Wies Prejide: the story of a textile artist

Wies Prejide: the story of a textile artist

14:30 05 February in Industry News

Wies Prejide.

I recently came across this work by Dutch art graduate Wies Prejide and was amazed when I discovered that it was actually made of fabric! It looks so much like line drawings – admittedly this is what attracted me to it in the first place -and creates a wonderful sort of optical illusion that renders its scale unimaginable. It was only when I saw a picture of someone interacting with the work that I could place it in my mind and imagine the structure surrounding me with its paper thin walls that seem to stretch around invisible corners.

Picture 2.  Woven screen, Wies Prejide, The Hague, 2012

Prejide studied Textile Design at the Royal Academy of Arts in The Hague, which is one of the oldest academies in Europe. The Hague is renowned for producing talented artists and designers and Prejide is yet another shining example. The whimsical coloured threads spread like light across the space and act as dividing walls guiding the viewers around, over and through.  The woven screens were hung on walls and stretched between beams at the degree show, casting colorful shadows and creating a trompe l’oeil effect. Wies Prejide said: “The textile walls make the existing space divisible, but also create optical transparency and spaciousness by the experience in perspective. Through a combination of lines, color, views and passageways give spectator the idea of a transparent walking home.” It is fairly reminiscent of works by artist such as Tomma Abts and Bridget Riley who both use colour, tone and geometric forms to create illusions and patterns that hypnotize the viewer. It could also be suggested that Prejide’s work has been influenced by the Cubist movement, with its strong emphasis on experimentation with form.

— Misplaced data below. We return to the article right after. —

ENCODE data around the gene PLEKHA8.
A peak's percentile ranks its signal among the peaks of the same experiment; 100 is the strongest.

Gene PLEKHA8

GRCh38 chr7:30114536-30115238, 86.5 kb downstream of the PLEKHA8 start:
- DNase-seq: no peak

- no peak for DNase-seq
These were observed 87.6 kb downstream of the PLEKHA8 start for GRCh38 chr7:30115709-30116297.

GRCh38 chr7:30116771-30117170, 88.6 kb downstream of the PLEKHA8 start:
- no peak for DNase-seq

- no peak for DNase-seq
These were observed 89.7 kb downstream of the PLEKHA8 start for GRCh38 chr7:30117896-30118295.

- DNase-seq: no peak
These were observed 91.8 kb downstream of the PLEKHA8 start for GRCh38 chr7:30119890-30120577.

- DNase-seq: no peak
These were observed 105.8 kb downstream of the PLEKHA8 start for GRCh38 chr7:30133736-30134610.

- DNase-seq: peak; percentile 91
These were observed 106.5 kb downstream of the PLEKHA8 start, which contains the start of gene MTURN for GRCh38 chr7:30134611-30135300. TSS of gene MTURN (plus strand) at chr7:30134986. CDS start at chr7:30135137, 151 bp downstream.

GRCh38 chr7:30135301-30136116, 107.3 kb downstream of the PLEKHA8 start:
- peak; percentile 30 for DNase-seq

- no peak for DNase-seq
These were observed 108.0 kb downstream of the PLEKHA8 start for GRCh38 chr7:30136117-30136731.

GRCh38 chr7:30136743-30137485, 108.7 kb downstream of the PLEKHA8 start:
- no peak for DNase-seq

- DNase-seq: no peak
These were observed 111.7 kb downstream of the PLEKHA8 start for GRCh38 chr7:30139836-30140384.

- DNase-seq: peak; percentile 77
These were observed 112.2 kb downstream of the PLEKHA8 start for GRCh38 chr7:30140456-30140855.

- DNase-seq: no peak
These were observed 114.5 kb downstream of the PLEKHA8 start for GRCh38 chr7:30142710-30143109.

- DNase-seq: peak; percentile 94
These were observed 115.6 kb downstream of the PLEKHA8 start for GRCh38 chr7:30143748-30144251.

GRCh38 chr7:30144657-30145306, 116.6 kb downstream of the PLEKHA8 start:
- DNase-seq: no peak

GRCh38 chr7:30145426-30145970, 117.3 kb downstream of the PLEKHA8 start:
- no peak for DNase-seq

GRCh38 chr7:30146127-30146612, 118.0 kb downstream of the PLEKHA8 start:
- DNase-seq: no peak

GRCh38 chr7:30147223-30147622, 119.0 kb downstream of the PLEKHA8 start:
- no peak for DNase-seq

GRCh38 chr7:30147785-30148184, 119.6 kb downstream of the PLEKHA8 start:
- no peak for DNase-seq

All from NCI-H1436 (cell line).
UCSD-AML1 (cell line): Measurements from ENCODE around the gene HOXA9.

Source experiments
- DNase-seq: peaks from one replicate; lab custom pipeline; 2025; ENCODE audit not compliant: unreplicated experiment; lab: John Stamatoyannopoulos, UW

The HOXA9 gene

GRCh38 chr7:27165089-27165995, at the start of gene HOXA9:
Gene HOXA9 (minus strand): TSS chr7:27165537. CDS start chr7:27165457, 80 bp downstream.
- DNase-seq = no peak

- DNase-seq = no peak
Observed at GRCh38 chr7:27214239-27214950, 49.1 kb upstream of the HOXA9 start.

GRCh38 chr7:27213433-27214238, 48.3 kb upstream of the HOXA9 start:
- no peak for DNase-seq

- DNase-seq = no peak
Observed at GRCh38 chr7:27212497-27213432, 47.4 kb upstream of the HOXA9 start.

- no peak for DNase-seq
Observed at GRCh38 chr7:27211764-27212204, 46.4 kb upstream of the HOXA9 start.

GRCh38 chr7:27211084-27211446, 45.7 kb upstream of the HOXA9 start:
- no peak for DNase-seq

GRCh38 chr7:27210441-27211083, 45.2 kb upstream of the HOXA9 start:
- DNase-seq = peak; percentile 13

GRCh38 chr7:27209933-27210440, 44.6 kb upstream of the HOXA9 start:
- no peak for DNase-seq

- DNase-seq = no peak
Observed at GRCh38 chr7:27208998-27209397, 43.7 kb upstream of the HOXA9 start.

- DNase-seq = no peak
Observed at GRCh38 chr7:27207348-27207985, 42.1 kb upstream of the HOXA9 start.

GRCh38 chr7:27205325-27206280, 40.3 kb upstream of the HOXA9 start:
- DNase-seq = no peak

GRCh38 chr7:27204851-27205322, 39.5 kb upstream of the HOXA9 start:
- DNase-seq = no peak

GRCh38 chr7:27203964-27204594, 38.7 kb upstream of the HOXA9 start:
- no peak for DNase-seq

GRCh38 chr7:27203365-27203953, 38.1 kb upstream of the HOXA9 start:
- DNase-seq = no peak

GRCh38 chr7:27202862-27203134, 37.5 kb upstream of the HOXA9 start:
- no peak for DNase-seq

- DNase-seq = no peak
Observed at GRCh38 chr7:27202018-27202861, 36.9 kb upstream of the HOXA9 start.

Picture 2. Woven screen, Wies Prejide, The Hague, 2012

During her time studying Prejide came to the conclusion that through the design of new materials and the process of making, new forms will always be discovered.  You could say that perhaps the best way to discover new ideas is not to try but to simply let it happen.  Different objects inhabit different spaces such as the wall or the floor and are therefore made of different materials, which imbue them with their function. Prejide knows how to translate these functions into her work and also finds inspiration from rhythm, which helps to form the basis of her patterns. The textures and shapes of everyday life are also key, especially those experienced through architectural forms. She uses these ideas to begin the process of making new textiles transcribing different textures into the language of pattern. I am in awe of her work and cannot wait to see if she becomes a wonderful textile designer or an inspired new artist!

Written by Isabel Moseley, a talented artist and writer.

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